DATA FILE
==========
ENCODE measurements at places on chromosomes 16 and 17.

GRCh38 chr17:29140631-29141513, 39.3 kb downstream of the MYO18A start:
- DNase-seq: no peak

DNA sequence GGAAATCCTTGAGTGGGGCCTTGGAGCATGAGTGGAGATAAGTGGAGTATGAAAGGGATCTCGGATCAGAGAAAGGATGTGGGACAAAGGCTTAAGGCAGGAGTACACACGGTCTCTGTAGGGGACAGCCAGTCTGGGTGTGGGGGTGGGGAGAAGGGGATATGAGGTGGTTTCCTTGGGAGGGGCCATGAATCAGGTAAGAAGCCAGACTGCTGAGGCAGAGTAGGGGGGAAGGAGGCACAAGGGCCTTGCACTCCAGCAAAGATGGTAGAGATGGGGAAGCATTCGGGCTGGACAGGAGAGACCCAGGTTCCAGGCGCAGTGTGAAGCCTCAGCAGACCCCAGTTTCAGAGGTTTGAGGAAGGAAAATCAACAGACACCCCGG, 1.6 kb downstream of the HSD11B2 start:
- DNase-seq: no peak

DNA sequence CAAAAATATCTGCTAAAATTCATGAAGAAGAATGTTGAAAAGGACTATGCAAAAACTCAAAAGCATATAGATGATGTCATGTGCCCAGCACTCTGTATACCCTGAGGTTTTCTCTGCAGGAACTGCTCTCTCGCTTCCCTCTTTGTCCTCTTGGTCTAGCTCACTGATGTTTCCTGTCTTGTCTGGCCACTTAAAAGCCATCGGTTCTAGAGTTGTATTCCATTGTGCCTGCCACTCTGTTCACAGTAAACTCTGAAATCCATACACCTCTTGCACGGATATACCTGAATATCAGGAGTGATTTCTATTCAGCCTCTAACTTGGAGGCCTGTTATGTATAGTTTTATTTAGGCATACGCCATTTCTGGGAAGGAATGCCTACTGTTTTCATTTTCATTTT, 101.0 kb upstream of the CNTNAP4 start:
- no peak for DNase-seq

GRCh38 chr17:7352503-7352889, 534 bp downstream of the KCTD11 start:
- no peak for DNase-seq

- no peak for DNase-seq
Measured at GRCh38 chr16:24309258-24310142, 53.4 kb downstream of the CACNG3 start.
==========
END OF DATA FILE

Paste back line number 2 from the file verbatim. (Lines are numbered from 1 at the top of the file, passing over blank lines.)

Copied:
GRCh38 chr17:29140631-29141513, 39.3 kb downstream of the MYO18A start: